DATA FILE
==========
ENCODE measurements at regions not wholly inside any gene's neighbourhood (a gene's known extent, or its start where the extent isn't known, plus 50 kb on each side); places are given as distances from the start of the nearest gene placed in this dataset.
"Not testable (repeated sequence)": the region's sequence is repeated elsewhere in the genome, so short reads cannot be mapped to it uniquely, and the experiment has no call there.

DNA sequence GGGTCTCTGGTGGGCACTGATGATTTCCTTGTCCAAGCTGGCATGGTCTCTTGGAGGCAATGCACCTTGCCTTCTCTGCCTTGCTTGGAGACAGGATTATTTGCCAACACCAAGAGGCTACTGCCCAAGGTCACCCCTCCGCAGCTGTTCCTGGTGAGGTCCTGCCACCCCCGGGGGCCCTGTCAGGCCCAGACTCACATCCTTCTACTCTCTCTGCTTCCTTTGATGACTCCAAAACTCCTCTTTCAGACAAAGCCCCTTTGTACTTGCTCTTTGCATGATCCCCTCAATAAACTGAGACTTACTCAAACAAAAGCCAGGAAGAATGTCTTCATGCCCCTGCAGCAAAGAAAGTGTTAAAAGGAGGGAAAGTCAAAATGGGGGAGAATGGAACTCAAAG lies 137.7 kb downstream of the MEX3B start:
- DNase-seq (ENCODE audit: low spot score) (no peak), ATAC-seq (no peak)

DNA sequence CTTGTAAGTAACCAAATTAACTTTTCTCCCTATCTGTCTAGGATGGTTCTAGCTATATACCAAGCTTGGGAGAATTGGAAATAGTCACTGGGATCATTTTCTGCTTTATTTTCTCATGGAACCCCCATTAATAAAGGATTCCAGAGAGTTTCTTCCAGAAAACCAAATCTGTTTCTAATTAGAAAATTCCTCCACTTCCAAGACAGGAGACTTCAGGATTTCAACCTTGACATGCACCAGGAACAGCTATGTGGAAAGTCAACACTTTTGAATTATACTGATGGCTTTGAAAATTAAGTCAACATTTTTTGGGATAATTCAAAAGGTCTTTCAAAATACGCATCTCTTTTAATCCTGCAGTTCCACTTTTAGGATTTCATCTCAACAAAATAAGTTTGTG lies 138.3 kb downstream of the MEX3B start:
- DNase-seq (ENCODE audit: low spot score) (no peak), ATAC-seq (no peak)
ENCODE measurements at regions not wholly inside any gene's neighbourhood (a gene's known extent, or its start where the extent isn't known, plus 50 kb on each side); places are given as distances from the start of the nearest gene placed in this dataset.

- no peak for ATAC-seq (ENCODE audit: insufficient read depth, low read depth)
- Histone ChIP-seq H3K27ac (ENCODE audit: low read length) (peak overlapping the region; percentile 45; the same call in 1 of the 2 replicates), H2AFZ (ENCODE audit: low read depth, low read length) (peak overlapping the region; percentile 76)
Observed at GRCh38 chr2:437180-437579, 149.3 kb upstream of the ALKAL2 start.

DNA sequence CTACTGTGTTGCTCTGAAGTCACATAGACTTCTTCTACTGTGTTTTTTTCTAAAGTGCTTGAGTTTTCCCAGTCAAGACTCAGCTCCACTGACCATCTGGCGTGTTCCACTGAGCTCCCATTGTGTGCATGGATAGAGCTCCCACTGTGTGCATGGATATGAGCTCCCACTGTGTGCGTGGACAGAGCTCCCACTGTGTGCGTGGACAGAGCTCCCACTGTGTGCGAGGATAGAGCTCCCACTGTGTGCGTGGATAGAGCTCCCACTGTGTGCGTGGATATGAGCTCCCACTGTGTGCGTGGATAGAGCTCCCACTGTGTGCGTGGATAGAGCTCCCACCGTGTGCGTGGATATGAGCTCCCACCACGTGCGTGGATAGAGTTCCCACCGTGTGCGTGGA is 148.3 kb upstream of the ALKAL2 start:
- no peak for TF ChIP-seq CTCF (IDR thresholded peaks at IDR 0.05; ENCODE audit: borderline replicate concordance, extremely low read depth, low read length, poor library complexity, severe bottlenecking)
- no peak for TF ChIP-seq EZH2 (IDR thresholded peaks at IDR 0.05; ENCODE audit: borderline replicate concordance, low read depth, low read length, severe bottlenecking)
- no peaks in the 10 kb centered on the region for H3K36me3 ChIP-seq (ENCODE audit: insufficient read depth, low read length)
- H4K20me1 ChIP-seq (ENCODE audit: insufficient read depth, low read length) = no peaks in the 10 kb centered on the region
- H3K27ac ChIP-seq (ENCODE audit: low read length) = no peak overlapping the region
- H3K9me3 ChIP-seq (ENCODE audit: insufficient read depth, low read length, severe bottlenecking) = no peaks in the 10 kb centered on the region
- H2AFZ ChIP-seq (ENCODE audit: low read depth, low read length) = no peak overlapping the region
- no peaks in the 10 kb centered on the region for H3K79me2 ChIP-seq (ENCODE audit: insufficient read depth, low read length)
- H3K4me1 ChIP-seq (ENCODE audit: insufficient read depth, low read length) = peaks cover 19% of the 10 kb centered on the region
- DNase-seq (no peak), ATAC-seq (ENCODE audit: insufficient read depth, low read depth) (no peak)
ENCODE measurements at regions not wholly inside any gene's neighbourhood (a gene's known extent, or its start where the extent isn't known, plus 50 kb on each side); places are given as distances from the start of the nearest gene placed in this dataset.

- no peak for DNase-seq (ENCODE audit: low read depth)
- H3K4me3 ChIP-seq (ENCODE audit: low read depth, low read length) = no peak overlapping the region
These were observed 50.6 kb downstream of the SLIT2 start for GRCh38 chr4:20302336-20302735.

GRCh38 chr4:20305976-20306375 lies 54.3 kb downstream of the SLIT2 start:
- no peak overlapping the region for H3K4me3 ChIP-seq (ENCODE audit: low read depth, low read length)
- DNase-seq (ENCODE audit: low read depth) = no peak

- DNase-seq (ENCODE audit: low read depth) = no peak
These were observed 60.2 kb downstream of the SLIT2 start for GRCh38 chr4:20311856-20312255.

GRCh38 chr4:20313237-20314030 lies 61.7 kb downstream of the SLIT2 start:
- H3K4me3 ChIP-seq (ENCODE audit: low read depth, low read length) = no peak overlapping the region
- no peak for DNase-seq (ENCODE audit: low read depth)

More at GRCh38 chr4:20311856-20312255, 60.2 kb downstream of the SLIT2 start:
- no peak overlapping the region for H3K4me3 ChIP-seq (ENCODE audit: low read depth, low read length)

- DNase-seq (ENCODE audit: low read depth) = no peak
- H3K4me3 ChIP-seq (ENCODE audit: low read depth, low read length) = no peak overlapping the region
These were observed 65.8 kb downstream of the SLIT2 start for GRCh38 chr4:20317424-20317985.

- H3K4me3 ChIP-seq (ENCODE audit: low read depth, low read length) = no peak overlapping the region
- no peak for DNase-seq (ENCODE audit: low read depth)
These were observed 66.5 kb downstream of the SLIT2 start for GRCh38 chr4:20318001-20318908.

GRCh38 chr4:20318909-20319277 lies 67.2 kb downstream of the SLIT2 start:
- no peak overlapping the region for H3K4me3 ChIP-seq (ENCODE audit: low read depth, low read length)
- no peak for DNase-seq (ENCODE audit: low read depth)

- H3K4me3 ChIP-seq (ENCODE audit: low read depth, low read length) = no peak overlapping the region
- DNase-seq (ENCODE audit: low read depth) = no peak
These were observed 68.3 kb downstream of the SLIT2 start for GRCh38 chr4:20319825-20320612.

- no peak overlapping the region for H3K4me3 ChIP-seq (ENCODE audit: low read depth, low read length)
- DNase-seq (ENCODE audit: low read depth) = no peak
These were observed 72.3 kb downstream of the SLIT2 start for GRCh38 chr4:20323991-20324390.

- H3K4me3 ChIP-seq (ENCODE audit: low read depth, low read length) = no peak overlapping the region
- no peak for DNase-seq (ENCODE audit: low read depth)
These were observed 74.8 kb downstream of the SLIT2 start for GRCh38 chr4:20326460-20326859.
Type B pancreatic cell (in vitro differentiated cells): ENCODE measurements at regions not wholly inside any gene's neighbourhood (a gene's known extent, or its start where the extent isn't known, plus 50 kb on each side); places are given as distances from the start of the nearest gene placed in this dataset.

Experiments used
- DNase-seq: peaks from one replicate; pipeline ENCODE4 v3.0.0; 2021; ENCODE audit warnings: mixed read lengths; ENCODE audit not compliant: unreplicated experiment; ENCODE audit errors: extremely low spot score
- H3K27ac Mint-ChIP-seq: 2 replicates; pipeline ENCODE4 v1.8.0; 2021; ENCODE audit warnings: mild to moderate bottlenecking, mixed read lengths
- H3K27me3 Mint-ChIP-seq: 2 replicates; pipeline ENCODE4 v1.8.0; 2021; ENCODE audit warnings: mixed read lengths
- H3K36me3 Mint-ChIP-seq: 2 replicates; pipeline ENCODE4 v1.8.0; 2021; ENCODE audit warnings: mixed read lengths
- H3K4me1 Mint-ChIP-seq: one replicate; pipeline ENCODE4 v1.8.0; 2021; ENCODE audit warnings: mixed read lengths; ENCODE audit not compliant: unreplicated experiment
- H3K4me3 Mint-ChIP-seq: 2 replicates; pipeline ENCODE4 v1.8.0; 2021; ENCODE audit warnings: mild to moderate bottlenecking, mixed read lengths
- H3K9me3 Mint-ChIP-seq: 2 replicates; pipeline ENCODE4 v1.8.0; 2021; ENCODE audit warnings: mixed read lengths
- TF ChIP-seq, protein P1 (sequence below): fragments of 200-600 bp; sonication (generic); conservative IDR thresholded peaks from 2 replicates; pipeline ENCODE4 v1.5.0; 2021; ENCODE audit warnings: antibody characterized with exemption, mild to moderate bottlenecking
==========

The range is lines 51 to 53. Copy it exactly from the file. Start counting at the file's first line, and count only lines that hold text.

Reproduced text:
- H3K4me3 ChIP-seq (ENCODE audit: low read depth, low read length) = no peak overlapping the region
- no peak for DNase-seq (ENCODE audit: low read depth)
These were observed 74.8 kb downstream of the SLIT2 start for GRCh38 chr4:20326460-20326859.